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Graham Rice's New Plants Blog

Graham Rice Garden writer and plantsman Northamptonshire and Pennsylvania

Editor-in-Chief of the RHS Encyclopedia of Perennials; writer for a wide range of newspapers and magazines including The Garden and The Plantsman; member of the RHS Herbaceous Plant Committee and Floral Trials Committee; author of many books on plants and gardens.

  • Date Joined: 18 Oct 2006

Blackcurrant ‘Big Ben’: new, and with huge berries

Posted by Graham Rice on 09 Aug 2010 at 12:07 PM

Blackcurrant,Big Ben,SCRI,Ben Lomond. Image: ©SCRI. All Rights Reserved.‘Big Ben’ is a breakthrough blackcurrant with many good qualities but one very special feature. The fruits are huge, far far larger than the fruits of other blackcurrants.

Most blackcurrant berries weigh in at about 1.1g, but the average weight for a ‘Big Ben’ berry is 2.9g – that’s almost three times the size. The result is that each mature plant can produce 4.5kg (10lb) of fruit ripening about eight to ten days before the well known ‘Ben Lomond’.

Mature bushes of ‘Big Ben’ develop a slightly arching habit – not because they’re weak, they’re not, the branches are strong but just grow that way. It makes the fruit easier to pick and allows the plants to be trained on wires more easily if that’s what you prefer.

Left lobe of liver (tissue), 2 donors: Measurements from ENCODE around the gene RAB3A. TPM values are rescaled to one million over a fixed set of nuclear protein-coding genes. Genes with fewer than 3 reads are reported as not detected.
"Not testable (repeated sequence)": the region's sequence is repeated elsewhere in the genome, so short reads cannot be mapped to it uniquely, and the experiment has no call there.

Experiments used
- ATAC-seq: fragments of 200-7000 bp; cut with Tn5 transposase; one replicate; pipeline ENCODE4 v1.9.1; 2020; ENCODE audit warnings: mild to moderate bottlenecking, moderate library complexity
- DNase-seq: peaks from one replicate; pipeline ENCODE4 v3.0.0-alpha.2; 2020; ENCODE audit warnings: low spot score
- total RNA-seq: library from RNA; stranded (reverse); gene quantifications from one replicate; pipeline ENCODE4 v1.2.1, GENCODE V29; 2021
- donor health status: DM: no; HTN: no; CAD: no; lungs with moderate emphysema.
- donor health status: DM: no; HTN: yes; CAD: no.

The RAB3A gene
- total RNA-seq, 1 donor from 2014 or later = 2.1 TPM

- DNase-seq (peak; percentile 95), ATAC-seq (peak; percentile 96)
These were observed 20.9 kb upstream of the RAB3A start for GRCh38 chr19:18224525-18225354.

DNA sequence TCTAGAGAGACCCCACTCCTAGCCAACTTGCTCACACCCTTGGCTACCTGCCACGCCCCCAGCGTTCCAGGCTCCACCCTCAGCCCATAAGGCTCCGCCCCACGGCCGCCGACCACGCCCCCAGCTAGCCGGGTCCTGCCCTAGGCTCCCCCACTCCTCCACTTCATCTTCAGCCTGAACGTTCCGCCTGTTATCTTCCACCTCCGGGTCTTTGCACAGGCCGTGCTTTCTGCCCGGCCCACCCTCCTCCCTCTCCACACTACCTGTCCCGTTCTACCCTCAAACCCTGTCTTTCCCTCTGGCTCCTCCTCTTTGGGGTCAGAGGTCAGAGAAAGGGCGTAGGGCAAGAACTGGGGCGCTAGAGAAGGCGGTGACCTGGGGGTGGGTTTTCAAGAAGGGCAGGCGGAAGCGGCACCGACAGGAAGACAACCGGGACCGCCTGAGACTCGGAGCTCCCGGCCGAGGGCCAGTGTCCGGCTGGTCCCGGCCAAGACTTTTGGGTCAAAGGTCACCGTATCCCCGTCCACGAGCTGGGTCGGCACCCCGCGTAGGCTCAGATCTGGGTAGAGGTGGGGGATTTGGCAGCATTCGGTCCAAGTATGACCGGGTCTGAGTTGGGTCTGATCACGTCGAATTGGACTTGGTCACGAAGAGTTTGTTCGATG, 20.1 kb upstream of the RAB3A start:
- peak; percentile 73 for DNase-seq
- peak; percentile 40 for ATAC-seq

Developed specially as a variety for eating fresh – most new blackcurrants are developed specifically for commercial juice production – the large fruits are shiny, with a strong skin and are relatively sweet. They’re ideal for eating fresh.

Also valuable is the fact that ‘Big Ben’ is resistant to both powdery mildew and leafspot so you won;t need to spray to control these diseases.

‘Big Ben’ blackcurrant was developed at the Scottish Crops Research Institute near Dundee. All their previous blackcurrants have been named for Scottish mountains - ‘Ben Lomond’, ‘Ben Hope’ etc – but the enormous berries of ‘Big Ben’ led to an adjustment to their naming theme this one time.

Blackcurrant ‘Big Ben’ is available from these RHS Plantfinder nurseries as well as Blackmoor Nurseries, Crocus, Garden Bargains and Suttons.


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